You always imagined transitioning and becoming that beautiful self you wanted to be. But you never imagined that same persona as an older person with responsibilities or even aging to old age! What happened?! You thought you’d be forever young! Okay, okay, that is extreme as well, but seriously not many of us truly envision that far when we transition. It’s unimaginable to continue to be in the sex that we were “assigned”, but it hasn’t crossed our minds to be our beautiful butterfly selves as older. But what is wrong with becoming older? Nothing! In fact much research has gone into the happiness levels of older generations and have found that they live much more content. And if you feel you have been left with zero “what ifs” then you have lived a good life. It doesn’t matter at what age you transition. What matters is that you got to that point you wanted to get to.

So yes, look back at that mirror at the person with the wrinkles. Don’t think of your new differences as bad. They are proof of who you are--of being alive and having the opportunity to live a beautiful long life. Yes we all will age, but age your way. If you’re a 54 year old trans person, then be the unique beautiful 54 year old trans person that only you can be. If you dream of going on road trips, then go! If you wanted to do Europe when you were younger, then why not go now! More than likely you make more money now than your 21 year old counterpart right?

Take care of your skin, love your naked body, take selfies (with clothes on!), and show that Instagram what it’s good for!

I’d love to hear your thoughts and stories on this topic.

Comments (4)
No. 1-4

I'm Fifty-four and I think that I face the fact that my body is no longer the same as with twenty-four. My life has been different and it's been a long time since I've put myself up to wearing make-up or trying to look younger. Beauty is in yourself and not about a number, I color my hair but that is about all I do. If I look at my life now I prefer it to the rough times I had at a younger age. I am writing books I hope people will read, I am making plans for my future I am looking forward to growing old and enjoying the rest of my days. Even if this might mean that I am a lonely woman.


The point is being who you are meant to be, not whether you will look fabulous. I’m very happy just being grandma these days and being accepted for the woman I’ve become over the last 30 years. I started transition when I was 27 and I’ve lived a full life since then; earning my grey hair and wrinkles. Life is life, don’t get caught in the fantasy.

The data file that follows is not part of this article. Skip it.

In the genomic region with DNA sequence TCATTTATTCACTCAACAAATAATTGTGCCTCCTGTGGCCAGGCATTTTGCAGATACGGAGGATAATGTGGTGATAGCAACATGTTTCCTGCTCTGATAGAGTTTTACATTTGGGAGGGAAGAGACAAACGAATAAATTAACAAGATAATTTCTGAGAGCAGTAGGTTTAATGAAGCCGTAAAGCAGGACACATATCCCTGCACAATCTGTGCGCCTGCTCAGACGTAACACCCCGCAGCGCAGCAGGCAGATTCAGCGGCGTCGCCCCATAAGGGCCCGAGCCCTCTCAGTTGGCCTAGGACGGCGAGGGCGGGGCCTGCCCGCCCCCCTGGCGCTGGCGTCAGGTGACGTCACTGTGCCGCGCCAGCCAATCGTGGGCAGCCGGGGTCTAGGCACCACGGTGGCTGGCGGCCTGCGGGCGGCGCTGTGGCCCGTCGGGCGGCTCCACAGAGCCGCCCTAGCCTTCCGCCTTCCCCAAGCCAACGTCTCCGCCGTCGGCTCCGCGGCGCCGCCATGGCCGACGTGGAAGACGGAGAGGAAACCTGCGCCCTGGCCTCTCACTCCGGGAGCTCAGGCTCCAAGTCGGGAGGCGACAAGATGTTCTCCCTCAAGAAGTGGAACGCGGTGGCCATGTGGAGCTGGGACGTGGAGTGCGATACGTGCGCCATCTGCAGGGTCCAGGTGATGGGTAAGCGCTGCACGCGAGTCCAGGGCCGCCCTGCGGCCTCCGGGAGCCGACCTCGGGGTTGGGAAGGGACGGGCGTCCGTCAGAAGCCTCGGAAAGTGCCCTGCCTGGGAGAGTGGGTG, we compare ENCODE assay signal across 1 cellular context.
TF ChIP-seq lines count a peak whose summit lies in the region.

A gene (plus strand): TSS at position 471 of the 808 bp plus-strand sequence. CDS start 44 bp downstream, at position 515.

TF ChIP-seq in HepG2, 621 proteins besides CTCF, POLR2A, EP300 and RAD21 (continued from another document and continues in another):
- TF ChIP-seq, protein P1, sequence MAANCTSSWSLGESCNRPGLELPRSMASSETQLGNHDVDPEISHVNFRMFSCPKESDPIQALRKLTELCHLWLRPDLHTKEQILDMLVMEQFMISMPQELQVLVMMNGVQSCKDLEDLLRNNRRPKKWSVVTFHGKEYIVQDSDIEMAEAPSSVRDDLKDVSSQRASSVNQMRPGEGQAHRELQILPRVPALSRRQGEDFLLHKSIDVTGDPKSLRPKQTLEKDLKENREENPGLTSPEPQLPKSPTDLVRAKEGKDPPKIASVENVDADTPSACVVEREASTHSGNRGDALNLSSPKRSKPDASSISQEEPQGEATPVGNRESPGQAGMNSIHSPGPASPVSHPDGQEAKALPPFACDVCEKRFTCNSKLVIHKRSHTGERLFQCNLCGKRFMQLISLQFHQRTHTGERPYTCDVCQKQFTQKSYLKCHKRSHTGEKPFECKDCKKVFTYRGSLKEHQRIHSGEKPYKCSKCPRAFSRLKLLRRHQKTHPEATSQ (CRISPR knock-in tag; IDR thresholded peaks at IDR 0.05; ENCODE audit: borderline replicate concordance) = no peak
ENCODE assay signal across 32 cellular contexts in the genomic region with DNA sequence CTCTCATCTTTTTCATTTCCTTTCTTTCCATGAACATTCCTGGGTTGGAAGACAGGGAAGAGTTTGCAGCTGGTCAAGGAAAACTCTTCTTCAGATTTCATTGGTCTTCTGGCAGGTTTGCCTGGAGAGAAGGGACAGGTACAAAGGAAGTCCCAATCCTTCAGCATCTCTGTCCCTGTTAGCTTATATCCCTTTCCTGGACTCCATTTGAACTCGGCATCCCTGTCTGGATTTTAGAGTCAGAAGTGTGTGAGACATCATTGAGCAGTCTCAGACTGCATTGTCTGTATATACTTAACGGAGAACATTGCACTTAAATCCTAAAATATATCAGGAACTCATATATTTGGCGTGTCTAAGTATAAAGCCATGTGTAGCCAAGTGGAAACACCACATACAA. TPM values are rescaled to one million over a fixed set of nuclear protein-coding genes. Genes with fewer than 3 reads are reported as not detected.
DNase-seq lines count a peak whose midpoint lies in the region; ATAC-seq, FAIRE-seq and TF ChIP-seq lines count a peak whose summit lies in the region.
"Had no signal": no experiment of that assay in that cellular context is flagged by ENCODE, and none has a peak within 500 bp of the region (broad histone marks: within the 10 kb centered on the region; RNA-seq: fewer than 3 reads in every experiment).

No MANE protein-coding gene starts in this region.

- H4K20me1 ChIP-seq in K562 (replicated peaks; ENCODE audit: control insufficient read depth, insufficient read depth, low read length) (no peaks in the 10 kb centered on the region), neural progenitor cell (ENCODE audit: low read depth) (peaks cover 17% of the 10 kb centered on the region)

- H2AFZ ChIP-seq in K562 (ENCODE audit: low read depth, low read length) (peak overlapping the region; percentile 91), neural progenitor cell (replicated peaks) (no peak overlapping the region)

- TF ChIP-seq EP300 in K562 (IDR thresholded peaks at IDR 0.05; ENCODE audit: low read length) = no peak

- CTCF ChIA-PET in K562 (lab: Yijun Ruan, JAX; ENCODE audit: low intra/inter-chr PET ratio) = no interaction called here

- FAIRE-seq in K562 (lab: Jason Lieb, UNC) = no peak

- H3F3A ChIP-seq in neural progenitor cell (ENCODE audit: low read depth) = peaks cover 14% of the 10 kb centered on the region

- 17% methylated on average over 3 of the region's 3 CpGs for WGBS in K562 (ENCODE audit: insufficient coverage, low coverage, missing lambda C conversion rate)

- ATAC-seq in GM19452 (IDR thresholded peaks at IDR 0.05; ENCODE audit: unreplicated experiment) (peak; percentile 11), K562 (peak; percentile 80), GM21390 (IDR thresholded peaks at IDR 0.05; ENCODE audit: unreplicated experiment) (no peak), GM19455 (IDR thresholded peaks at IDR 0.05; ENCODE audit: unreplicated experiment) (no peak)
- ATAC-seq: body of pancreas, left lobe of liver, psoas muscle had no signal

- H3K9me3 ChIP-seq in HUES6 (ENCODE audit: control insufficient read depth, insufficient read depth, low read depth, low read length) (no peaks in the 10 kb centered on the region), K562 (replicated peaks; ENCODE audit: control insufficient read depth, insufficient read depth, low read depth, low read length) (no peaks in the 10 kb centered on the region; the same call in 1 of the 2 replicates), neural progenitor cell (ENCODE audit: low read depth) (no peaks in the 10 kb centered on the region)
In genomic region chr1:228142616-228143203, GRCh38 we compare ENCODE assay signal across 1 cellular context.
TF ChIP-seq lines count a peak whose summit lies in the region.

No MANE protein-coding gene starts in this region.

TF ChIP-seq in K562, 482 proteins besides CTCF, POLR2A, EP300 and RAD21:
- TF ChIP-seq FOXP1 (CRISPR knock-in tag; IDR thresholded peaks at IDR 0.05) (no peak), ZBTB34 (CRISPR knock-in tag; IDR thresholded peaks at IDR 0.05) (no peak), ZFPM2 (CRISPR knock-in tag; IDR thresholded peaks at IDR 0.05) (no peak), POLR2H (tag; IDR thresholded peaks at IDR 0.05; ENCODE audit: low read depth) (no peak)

Sounds to me like you are feeling sorry for yourself. Shame on you. Women of our generation will probably have it better than generations to come. True that many American women have given upon their looks. Mores the shame because women over 50 have a lot of life to live and enjoy the freedom of not having to meet someone else's expectations. You want examples. Look at Helen Mirren or check out the ladies on Advanced Style blog (http://www.advanced.style/) or look at my section on Sister House on Stylish Crossdressers, most over 50. Want a great example, 88 yr old Rita Doyle, a stylish trans woman if ever there was one (https://www.sisterhouse.net/dressingroom/rita-doyle/) I'm 77 and age is just a number. Who cares if you have a few wrinkles or saggy boobs. Life is still fun and I enjoy the beauty of my age


It is a very real thing, it makes me question things every time I think about it because at this point maybe I should just give up on the idea. We all end up looking like each other as we get old anyway right? So why go through the cost and struggle to end up being one of the golden girls? I was in line at the post office behind an older woman today, Hawaiian shirt that looked like it was a Reyn Spooner and capri length pants, if not for the ties it could have just been her poorly dressed hubby. Ugh. I have more respect for myself than that but still, is it worth it or should I give up?